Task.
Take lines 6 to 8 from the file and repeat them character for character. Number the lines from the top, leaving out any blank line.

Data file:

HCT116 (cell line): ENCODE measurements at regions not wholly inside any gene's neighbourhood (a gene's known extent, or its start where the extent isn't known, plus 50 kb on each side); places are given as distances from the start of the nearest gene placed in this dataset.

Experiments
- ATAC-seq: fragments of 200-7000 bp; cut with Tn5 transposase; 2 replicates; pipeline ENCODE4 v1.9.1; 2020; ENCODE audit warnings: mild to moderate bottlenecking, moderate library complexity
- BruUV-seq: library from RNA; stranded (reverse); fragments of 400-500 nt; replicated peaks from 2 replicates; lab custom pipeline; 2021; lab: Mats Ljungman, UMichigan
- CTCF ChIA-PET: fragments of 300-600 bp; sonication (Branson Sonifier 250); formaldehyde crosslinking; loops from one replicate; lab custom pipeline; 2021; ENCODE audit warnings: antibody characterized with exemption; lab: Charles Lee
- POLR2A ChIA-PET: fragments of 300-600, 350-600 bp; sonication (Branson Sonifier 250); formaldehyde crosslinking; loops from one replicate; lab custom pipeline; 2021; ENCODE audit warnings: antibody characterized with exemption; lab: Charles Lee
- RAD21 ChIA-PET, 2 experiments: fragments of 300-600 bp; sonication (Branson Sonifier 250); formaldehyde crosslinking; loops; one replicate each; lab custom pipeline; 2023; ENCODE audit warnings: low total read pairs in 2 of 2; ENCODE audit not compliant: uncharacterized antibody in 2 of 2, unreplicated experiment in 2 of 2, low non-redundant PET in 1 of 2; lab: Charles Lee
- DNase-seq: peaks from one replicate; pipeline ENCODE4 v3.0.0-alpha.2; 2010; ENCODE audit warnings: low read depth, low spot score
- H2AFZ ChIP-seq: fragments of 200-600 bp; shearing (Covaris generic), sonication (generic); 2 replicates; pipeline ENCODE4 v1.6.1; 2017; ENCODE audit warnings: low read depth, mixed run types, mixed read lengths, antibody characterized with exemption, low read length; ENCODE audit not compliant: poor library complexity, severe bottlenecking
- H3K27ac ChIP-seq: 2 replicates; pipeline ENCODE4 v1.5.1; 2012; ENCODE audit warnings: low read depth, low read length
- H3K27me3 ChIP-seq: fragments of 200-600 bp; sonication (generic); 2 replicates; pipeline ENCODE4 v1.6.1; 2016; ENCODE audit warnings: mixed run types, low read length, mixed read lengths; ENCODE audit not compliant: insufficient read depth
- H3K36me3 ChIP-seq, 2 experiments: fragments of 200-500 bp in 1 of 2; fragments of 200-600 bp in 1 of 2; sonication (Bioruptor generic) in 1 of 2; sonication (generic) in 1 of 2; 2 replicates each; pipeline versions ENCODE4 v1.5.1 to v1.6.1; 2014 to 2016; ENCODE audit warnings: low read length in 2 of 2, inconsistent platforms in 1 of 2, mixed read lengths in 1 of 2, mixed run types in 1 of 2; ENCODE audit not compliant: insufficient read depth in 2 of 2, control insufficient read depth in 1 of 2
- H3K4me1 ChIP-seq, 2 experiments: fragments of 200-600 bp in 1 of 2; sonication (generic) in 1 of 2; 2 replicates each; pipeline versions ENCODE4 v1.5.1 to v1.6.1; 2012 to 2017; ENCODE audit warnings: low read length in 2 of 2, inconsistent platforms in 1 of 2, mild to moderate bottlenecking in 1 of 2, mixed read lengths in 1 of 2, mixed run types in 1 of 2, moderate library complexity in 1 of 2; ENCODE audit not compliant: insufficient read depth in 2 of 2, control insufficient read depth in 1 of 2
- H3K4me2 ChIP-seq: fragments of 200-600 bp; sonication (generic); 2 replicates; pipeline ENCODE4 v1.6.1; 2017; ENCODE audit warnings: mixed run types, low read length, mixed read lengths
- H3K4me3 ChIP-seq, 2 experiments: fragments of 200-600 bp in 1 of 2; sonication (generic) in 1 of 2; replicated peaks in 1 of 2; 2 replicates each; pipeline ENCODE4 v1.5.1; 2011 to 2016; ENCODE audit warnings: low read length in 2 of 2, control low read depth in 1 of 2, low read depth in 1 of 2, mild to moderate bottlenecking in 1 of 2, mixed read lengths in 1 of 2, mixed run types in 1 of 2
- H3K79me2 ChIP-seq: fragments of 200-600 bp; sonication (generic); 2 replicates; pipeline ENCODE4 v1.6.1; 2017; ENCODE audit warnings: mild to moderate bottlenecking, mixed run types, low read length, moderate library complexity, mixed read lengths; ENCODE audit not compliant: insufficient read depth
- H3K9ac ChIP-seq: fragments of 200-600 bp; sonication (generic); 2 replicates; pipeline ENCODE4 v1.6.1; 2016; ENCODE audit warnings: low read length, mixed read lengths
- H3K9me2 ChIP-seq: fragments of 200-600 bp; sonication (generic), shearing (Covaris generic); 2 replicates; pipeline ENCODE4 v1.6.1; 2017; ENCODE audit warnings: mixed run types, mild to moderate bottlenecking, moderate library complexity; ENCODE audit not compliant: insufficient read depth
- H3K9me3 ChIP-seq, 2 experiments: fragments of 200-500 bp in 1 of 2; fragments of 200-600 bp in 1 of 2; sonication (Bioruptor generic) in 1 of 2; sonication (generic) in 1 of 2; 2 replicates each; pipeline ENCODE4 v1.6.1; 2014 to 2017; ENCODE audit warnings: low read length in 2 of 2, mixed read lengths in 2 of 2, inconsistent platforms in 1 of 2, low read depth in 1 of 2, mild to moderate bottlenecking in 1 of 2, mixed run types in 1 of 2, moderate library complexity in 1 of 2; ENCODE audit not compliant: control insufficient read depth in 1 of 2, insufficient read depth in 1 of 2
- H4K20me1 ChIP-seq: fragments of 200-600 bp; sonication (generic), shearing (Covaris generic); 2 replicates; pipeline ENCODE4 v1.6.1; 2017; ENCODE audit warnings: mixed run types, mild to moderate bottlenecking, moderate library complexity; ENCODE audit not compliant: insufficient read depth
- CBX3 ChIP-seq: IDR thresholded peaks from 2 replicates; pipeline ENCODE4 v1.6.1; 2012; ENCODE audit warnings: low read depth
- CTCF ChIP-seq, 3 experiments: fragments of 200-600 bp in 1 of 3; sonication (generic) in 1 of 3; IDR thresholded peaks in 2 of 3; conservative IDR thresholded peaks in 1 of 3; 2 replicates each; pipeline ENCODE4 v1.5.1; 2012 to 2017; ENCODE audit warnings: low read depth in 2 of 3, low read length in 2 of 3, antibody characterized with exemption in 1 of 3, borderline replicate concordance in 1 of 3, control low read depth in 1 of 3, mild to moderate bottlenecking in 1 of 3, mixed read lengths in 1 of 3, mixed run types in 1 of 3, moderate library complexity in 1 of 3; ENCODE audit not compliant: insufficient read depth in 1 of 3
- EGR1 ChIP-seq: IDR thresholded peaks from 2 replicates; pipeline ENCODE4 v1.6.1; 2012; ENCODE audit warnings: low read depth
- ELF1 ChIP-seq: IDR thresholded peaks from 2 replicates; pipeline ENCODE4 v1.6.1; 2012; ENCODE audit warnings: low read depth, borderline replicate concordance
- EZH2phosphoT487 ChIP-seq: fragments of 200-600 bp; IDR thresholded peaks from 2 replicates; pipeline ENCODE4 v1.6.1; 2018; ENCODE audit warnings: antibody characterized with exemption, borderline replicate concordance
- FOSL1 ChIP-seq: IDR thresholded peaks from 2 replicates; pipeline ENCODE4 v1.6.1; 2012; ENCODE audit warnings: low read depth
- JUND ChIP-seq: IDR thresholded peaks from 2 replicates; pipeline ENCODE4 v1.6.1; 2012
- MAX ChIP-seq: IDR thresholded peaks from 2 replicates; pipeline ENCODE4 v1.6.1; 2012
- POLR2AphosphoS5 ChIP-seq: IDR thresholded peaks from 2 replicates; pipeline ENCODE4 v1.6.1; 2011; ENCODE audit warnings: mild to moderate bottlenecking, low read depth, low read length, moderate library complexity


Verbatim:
- POLR2A ChIA-PET: fragments of 300-600, 350-600 bp; sonication (Branson Sonifier 250); formaldehyde crosslinking; loops from one replicate; lab custom pipeline; 2021; ENCODE audit warnings: antibody characterized with exemption; lab: Charles Lee
- RAD21 ChIA-PET, 2 experiments: fragments of 300-600 bp; sonication (Branson Sonifier 250); formaldehyde crosslinking; loops; one replicate each; lab custom pipeline; 2023; ENCODE audit warnings: low total read pairs in 2 of 2; ENCODE audit not compliant: uncharacterized antibody in 2 of 2, unreplicated experiment in 2 of 2, low non-redundant PET in 1 of 2; lab: Charles Lee
- DNase-seq: peaks from one replicate; pipeline ENCODE4 v3.0.0-alpha.2; 2010; ENCODE audit warnings: low read depth, low spot score